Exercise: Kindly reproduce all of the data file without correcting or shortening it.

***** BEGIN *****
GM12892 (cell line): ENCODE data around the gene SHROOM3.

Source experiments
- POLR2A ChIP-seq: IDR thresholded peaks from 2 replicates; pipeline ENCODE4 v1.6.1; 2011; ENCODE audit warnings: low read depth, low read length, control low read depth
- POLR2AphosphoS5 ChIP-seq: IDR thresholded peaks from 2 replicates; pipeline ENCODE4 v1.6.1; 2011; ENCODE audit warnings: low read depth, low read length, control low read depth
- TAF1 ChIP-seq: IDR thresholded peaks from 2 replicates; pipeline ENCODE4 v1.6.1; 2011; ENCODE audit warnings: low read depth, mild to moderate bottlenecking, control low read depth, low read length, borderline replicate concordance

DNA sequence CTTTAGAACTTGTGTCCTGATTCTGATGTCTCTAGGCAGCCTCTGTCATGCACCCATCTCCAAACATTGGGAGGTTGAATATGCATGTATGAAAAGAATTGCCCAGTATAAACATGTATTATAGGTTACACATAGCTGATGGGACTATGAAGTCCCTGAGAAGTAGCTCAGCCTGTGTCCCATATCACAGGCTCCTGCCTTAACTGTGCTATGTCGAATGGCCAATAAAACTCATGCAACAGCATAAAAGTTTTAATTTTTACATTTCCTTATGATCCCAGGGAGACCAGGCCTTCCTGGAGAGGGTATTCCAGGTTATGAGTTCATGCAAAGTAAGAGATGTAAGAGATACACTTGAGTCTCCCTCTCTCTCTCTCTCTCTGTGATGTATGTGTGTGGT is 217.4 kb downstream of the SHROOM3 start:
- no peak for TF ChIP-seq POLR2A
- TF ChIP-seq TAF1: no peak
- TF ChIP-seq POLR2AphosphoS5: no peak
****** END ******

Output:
GM12892 (cell line): ENCODE data around the gene SHROOM3.

Source experiments
- POLR2A ChIP-seq: IDR thresholded peaks from 2 replicates; pipeline ENCODE4 v1.6.1; 2011; ENCODE audit warnings: low read depth, low read length, control low read depth
- POLR2AphosphoS5 ChIP-seq: IDR thresholded peaks from 2 replicates; pipeline ENCODE4 v1.6.1; 2011; ENCODE audit warnings: low read depth, low read length, control low read depth
- TAF1 ChIP-seq: IDR thresholded peaks from 2 replicates; pipeline ENCODE4 v1.6.1; 2011; ENCODE audit warnings: low read depth, mild to moderate bottlenecking, control low read depth, low read length, borderline replicate concordance

DNA sequence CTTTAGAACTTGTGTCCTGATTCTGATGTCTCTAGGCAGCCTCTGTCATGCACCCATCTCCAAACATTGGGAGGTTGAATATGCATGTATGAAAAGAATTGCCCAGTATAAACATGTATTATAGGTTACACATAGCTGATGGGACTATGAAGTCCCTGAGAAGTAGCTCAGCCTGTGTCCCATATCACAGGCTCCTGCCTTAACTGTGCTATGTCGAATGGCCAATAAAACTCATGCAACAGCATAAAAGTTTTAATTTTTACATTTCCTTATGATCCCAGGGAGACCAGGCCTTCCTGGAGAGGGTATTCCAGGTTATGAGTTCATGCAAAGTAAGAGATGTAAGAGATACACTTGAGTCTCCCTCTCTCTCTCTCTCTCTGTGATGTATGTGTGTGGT is 217.4 kb downstream of the SHROOM3 start:
- no peak for TF ChIP-seq POLR2A
- TF ChIP-seq TAF1: no peak
- TF ChIP-seq POLR2AphosphoS5: no peak